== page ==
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Artificial modification of the ionosphere by injecting high-power HF radio waves — a process often known as “heating” — produces a great number of phenomena. Of particular interest at Lancaster has been the optical emission, known as the "artificial aurora" which can be produced. To explain the intensity of the emission, it is necessary to understand how a sufficient number of electrons with energies high enough to stimulate the optical emission from atomic oxygen can be produced. If the electrons are simply the more energetic ones from a thermal (i.e. Maxwellian) velocity distribution then an apparently unrealistic electron temperature is required to account for the observations. This suggests that an acceleration mechanism which produces high-energy electrons with a non-thermal distribution may be responsible. It is thought that the source of the energetic electrons might be inside “striations” (field-aligned irregularities in the electron density which are enhanced during heating). Modelling of the electron temperature distribution within these striations has been carried out to compare with observations made by incoherent scatter using the EISCAT radar.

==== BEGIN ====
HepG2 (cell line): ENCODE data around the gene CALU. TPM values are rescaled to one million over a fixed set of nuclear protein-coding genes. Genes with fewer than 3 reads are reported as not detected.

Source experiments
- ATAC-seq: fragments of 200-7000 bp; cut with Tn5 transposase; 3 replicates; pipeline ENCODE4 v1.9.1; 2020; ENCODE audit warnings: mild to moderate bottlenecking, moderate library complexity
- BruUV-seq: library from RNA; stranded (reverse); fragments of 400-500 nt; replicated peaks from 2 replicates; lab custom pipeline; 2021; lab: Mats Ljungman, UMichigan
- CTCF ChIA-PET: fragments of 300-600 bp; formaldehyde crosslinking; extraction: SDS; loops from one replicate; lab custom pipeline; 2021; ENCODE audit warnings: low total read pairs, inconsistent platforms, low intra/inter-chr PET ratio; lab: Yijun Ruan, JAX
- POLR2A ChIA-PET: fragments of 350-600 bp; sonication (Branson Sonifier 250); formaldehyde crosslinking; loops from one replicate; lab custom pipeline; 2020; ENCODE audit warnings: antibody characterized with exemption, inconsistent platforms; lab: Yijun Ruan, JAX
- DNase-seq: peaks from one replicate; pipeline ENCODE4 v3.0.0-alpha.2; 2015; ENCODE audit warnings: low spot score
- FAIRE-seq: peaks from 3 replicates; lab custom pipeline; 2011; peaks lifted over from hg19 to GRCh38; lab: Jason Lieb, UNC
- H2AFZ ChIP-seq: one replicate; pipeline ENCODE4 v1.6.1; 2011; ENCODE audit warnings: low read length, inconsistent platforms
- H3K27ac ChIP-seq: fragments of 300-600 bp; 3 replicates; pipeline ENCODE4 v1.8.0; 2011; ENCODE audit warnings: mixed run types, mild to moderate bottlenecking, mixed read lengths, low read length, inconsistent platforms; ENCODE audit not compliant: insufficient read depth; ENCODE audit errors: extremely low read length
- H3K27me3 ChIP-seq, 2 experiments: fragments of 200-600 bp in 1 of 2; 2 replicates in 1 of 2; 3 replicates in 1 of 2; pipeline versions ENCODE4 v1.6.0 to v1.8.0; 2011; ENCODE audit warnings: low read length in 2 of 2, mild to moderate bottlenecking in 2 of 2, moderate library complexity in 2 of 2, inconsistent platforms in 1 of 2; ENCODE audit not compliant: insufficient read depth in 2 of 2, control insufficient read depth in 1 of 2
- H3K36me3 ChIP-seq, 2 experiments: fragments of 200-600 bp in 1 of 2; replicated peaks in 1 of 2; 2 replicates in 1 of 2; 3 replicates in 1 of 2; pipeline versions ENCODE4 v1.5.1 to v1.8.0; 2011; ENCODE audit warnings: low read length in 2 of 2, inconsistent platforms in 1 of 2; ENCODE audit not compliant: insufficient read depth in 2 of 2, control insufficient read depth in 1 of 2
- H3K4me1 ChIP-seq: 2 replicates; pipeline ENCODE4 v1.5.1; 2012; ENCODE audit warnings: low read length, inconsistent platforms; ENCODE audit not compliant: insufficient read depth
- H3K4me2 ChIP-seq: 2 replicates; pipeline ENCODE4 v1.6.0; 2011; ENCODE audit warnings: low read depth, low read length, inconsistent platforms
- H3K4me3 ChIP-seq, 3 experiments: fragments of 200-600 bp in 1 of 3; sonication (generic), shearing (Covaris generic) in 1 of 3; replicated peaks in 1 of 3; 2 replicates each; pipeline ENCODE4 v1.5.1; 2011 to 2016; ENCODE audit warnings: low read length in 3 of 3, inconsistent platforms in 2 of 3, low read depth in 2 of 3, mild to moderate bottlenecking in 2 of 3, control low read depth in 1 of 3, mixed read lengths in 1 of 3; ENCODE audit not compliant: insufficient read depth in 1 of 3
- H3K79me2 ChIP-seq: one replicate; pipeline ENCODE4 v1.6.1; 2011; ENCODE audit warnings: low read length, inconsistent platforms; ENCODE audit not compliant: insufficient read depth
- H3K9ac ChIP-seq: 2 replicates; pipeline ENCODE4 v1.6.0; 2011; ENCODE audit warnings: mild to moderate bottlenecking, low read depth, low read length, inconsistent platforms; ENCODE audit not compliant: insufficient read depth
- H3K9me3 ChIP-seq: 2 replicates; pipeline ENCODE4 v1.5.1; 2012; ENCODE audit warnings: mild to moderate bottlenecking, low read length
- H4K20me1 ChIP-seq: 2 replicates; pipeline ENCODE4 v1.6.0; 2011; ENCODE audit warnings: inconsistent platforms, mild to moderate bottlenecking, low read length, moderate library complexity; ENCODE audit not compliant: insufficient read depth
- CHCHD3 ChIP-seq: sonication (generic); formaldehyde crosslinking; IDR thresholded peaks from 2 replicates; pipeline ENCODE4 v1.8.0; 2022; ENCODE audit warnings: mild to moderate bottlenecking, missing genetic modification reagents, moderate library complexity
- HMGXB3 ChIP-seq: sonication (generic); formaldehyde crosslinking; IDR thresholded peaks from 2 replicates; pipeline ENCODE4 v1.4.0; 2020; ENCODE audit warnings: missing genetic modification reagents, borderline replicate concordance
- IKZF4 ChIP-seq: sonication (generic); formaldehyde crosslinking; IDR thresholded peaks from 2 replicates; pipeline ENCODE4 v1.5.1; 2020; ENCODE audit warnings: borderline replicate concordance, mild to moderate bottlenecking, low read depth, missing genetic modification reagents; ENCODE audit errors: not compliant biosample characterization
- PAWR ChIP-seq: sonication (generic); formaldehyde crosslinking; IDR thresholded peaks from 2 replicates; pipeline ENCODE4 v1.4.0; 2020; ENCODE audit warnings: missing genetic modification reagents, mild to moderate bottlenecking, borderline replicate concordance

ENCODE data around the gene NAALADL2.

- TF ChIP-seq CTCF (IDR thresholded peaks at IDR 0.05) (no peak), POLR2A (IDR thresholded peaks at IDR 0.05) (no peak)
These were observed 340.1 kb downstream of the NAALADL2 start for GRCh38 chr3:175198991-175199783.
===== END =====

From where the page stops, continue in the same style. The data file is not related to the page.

Figure: Electron temperature enhancements during heating as observed by EISCAT.

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